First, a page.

Nathan Horton was traded from Florida to Boston this summer along with Gregory Campbell for Dennis Wideman, the 15th overall pick in last June’s draft (traded to Los Angeles) and a third-round pick in the upcoming draft. It was thought Horton would provide an offensive jump for the goal-starved Bruins, but his numbers didn’t get any better from his averages with the Panthers. In six seasons in south Florida, Horton averaged 28 goals, 30 assists and 58 points every 82 games. In 80 games on a much better Bruins team this season, his totals were slightly down at 26 goals, 27 assists and 53 points, although he did record a plus-29, 14 points higher than his best season in Florida.
But now, in his first foray into the playoffs Horton has turned up his pace and is not only scoring, but getting important goals for the Bruins. He is tied for third in team scoring and is one of four Bruins to have recorded at least 10 points in the first two rounds. But his points have been coming at very important times in the game and more often than Patrice Bergeron, Brad Marchand and David Krejci as Horton has been the best Bruins skater so far.
Here is a breakdown of the top four scorers on Boston in these playoffs and when they have recorded their points. The breakdown of each column is; Total: The total amount of points each player has in the first two rounds; GWG: How many points each player has had on game-winners; GTG: How many points each player has had on goals that tied a game at any point; GAG: How many points have been recorded on go-ahead goals at any point in the game; 1st: The amount of points recorded on the first goal of the game (the first goal also counts as a go-ahead goal); 3+: How many points each player gets when the Bruins are already up by three goals i.e. when the game is already out of reach and the goal isn’t a factor in the outcome.
|Patrice Bergeron||2G, 10A||0G, 0A||1G, 1A||0G, 4A||0G, 4A||0G, 1A|
|Brad Marchand||5G, 6A||0G, 0A||1G, 1A||1G, 2A||1G, 2A||1G, 0A|
|David Krejci||5G, 5A||3G, 0A||0G, 0A||2G, 2A||2G, 1A||0G, 2A|
|Nathan Horton||5G, 5A||2G, 2A||0G, 0A||3G, 3A||0G, 2A||0G, 1A|
Horton is showing his worth by producing points when it really matters. He has been in on four game winning goals (40% of his points) including three overtime goals. He scored the winner in double overtime of Game 5 against Montreal to give the Bruins a 3-2 series lead and the series-clinching goal in overtime of Game 7. He also assisted on David Krejci’s overtime goal in Game 2 against Philadelphia. Milan Lucic is the only other Bruin with more than one overtime point during the playoffs and both of his assists have come on the Horton goals. Bergeron and Marchand have both been instrumental early on and when they are behind, but tying a game up doesn’t matter if you don’t come out on top.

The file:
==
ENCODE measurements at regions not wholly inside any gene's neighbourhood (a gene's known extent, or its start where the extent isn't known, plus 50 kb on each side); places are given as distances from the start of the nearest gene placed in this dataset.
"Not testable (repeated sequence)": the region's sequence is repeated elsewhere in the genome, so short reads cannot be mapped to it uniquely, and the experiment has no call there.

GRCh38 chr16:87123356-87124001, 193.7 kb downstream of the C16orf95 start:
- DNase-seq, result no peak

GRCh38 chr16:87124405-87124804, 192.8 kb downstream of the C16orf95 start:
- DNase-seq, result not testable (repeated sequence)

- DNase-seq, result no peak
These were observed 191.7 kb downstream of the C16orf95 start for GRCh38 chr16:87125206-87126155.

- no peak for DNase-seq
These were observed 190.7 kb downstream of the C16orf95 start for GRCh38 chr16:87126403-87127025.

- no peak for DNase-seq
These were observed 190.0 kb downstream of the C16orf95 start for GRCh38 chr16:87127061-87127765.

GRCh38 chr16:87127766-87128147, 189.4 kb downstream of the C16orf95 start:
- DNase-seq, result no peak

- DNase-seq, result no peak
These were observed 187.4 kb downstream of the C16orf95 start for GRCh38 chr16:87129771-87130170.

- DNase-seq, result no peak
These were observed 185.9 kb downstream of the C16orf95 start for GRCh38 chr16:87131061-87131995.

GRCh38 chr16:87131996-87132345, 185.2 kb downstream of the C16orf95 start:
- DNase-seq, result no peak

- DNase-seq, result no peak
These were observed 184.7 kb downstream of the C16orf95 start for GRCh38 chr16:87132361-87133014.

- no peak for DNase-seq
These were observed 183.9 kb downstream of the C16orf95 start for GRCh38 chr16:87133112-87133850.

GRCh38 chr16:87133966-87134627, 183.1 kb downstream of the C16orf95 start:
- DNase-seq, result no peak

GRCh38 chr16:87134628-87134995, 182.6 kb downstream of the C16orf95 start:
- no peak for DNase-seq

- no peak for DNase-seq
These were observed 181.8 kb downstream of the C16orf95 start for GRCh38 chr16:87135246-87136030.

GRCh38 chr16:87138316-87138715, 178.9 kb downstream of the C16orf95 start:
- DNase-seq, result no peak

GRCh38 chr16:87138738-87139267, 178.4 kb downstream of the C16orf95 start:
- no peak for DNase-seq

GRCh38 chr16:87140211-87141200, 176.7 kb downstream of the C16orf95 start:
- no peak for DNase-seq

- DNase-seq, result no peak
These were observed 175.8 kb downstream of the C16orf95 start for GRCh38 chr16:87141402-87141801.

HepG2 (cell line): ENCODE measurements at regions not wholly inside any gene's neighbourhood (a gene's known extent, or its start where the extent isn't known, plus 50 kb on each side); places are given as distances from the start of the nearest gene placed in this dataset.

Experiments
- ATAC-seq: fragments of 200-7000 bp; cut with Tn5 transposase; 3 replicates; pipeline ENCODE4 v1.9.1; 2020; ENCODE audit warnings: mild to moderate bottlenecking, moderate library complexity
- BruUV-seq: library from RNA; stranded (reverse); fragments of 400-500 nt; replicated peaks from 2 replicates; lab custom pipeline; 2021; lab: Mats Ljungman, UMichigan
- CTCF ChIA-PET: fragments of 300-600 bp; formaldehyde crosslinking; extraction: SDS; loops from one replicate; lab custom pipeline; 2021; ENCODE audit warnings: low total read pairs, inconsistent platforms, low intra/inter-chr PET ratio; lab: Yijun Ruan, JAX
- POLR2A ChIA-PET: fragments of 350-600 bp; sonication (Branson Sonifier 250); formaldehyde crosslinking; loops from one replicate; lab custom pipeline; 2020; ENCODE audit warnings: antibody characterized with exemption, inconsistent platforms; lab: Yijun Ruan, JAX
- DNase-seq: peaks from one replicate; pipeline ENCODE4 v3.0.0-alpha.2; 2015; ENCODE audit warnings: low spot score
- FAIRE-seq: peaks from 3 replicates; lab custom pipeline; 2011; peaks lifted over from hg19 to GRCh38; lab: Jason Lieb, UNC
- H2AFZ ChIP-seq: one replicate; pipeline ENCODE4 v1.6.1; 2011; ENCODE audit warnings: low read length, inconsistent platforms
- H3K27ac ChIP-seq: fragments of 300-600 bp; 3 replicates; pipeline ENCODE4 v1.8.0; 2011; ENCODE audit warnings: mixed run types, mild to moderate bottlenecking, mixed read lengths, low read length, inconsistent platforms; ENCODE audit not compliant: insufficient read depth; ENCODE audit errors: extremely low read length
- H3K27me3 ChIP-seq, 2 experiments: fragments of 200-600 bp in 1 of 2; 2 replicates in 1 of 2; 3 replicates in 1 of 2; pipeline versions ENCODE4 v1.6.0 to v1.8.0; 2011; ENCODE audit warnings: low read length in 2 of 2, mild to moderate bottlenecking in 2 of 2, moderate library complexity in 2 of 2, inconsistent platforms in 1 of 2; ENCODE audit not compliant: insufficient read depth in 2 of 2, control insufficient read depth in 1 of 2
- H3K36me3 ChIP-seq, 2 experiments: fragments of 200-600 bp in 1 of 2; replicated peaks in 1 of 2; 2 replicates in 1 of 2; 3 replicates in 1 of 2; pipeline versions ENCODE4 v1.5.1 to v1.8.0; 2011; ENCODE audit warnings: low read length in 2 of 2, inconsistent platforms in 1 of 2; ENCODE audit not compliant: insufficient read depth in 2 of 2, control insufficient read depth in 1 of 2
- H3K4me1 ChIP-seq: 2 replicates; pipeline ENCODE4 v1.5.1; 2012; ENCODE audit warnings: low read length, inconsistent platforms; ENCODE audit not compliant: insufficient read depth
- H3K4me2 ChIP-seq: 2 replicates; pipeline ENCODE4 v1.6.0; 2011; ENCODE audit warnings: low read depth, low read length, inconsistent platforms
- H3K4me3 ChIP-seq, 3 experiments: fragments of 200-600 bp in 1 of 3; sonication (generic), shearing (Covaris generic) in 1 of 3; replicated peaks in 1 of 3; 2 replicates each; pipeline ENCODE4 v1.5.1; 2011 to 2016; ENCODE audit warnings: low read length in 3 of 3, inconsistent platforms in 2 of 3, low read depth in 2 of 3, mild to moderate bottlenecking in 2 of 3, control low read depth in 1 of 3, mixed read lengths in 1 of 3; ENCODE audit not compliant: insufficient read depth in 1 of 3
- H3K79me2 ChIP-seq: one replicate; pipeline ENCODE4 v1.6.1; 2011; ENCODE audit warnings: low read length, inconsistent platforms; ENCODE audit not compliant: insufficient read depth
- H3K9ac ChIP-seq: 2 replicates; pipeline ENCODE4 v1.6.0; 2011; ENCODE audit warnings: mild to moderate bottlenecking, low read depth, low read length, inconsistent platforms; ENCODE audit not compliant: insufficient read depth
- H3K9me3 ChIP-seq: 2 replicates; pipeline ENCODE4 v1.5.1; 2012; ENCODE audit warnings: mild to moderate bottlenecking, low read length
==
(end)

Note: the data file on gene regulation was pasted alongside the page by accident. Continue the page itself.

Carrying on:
He has also helped put his team ahead six times (60%), two more times than Bergeron (33%) and Krejci (27%) and three more times than Marchand (40%). Horton’s points have also come late in the game. It’s not that scoring the first goal of the game isn’t important, but unless they’re banking on a 1-0, they will need a way to get ahead later in the game. While Bergeron’s four assists to open scoring is impressive, take those away from his go-ahead goals and he has no points to put the Bruins in the lead late in the game when it really matters. The same goes for Marchand who has yet to be involved in a go-ahead goal other than the first of the game. Krejci has one assist while Horton has three goals and four points. If you take away points when the game is already out of reach, then Horton is in sole possession of third in team scoring.
The Bruins have plenty of offense this postseason and it has been spread out. But it is Horton who is providing the important goals most often. He, like the rest of the team, has been getting better as the playoffs have gone on. His trade didn’t look special during the regular season, but in the playoffs he has looked anything but regular and GM Peter Chiarelli has made the trade look like an absolute steal.